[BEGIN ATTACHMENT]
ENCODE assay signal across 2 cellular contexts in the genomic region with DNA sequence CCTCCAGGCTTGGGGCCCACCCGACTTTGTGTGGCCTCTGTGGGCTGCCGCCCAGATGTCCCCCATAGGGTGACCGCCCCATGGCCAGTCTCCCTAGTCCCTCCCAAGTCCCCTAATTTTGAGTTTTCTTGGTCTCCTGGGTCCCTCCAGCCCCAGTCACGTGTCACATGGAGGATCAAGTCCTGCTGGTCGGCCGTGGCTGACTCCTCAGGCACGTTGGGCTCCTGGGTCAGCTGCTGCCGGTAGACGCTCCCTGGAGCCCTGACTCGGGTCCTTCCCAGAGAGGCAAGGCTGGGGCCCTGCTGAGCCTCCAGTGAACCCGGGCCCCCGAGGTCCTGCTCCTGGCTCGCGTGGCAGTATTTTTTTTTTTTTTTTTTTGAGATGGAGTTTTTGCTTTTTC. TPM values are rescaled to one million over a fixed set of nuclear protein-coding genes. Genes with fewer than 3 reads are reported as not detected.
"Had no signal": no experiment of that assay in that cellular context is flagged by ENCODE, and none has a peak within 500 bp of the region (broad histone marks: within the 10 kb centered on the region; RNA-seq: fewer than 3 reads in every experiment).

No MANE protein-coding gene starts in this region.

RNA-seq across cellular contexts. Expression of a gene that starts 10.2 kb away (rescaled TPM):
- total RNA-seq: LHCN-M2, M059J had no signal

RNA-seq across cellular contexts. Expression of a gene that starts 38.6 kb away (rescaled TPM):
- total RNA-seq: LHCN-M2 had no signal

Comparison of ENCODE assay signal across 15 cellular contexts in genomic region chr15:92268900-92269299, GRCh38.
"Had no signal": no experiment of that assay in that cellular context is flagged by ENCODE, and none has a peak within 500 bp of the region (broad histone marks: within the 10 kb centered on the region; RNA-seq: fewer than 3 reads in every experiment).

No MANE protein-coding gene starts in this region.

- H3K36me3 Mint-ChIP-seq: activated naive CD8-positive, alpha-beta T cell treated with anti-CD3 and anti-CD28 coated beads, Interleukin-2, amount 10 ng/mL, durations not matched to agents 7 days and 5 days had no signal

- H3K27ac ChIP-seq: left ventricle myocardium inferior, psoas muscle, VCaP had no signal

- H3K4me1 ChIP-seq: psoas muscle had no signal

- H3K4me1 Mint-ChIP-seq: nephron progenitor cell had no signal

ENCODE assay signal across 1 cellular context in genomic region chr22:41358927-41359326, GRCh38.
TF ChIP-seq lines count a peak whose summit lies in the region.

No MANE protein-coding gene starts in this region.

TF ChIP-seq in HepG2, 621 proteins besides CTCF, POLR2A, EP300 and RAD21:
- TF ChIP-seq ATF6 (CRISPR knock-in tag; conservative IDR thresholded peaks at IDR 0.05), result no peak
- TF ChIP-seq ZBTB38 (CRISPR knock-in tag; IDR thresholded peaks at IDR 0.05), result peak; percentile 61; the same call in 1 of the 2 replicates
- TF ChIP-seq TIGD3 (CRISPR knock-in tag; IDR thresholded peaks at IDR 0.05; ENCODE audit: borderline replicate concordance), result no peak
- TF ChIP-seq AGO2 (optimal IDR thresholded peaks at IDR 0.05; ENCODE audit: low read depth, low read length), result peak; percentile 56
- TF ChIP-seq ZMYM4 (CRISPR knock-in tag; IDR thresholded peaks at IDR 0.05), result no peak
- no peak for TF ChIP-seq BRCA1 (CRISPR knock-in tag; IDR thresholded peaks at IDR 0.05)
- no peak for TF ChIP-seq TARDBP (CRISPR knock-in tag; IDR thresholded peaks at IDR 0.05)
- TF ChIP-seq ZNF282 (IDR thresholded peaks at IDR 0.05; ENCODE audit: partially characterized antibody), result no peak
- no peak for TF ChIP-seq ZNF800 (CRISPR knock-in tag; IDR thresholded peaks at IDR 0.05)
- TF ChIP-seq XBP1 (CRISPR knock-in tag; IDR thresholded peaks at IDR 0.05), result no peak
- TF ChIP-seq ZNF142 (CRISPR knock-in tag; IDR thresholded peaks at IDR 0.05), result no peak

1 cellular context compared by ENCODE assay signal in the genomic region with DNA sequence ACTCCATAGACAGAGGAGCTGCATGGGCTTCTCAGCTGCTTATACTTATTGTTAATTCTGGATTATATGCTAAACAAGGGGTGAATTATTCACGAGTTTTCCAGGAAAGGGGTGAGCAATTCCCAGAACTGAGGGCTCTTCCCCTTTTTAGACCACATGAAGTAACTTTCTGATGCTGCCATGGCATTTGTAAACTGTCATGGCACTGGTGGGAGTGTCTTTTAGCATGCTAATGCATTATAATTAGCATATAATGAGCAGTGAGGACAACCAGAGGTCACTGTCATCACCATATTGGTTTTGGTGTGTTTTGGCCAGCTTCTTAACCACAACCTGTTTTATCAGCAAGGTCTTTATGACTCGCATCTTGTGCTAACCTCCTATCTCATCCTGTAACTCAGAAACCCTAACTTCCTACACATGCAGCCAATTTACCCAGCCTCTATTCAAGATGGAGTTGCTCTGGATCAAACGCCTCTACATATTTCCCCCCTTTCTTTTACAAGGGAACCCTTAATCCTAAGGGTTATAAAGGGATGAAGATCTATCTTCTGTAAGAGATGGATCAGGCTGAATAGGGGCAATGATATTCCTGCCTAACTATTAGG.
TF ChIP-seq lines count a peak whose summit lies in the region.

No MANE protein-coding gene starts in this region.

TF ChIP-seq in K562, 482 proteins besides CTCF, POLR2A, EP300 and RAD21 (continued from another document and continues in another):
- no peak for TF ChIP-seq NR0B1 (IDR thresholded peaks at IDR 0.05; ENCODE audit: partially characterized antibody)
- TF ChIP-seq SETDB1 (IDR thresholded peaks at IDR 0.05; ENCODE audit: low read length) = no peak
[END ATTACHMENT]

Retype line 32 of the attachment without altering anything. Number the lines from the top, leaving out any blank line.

No MANE protein-coding gene starts in this region.